Lisa shares if her doctor found cancer after a portion of her thyroid was removed or before.
Read the full transcript »

I am very lucky that the first endocrinologist found this when she did. I was a very close call whether I had thyroid cancer or not. Cancer is a way that cells form and it would have been determined that it was follicular carcinoma, a cancer of the thyroid, if I, if the cells had broken. The thyroid has two halves, it’s like a butterfly, right half, a left half, and there’s a little channel that connects them. If the cells had broken through the right side and started to hit the little tunnel connected to the left side, then it would have been a follicular carcinoma, a cancer. The pathologist that I had, it was very close to call. It was very on the border, almost, almost breaking through to the point where she had it looked at by two other pathologists at Cedars-Sinai to make sure that it wasn’t a cancer and when I got that news I was still, I was a tiny bit relieved that she was checking to make sure that it wasn’t a cancer instead of checking to see that it was a cancer. So she double-checked herself and I was grateful for that and furthermore, especially for women, you know, you shouldn’t second-guess your body. I knew that it was so close that I thought, "Well, do I just want to go ahead and remove the other side anyway because it’s so close?" But they assured me, "No, you don’t want to do that because you can…" I am on no thyroid medicine whatsoever. I have a perfectly active, actively normal-acting thyroid to this date. So it’s important just to make sure you get all the information from your doctors.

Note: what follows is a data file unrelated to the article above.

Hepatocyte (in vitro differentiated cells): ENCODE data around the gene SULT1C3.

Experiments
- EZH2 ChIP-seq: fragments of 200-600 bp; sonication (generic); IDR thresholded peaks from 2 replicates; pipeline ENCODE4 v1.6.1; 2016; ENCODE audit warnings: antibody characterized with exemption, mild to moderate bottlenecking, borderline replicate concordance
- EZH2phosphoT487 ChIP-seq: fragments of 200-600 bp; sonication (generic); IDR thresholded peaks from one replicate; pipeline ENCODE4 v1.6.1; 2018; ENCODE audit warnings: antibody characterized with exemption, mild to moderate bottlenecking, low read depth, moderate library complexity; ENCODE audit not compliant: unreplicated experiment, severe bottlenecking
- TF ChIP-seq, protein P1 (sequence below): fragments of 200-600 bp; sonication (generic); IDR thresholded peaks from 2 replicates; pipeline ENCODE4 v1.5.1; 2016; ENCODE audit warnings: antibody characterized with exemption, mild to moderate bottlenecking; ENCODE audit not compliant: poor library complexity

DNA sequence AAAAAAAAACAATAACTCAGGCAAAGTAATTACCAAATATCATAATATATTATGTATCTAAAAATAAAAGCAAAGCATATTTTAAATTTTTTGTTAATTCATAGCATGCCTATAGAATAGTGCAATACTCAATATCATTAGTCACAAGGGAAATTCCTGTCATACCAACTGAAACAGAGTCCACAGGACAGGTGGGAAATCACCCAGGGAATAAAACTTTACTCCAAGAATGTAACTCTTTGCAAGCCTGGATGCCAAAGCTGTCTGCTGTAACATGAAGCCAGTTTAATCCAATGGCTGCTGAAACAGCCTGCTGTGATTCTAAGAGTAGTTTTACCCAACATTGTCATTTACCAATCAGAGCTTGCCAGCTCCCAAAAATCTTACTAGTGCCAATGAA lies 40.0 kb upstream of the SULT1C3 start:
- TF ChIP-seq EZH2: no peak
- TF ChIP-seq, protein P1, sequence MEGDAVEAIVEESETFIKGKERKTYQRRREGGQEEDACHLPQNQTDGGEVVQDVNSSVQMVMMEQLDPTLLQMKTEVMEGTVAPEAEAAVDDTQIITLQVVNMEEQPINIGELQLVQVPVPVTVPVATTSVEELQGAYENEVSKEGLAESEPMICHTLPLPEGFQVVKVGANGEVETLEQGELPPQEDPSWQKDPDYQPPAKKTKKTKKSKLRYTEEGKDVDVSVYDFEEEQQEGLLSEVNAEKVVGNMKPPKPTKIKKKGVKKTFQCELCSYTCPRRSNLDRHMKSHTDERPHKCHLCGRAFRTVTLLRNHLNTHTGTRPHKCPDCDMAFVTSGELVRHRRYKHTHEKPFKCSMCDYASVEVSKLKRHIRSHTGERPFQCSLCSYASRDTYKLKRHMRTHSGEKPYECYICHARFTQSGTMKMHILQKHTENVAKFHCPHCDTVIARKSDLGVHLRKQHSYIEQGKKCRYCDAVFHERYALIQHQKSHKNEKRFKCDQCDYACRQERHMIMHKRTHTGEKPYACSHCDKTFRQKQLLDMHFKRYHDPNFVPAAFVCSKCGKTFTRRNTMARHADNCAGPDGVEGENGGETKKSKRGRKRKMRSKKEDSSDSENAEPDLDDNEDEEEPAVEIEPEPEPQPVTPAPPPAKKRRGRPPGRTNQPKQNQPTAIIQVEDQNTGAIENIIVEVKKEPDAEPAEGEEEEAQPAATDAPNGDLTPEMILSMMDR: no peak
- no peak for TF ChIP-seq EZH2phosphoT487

Advertisement
Advertisement
Advertisement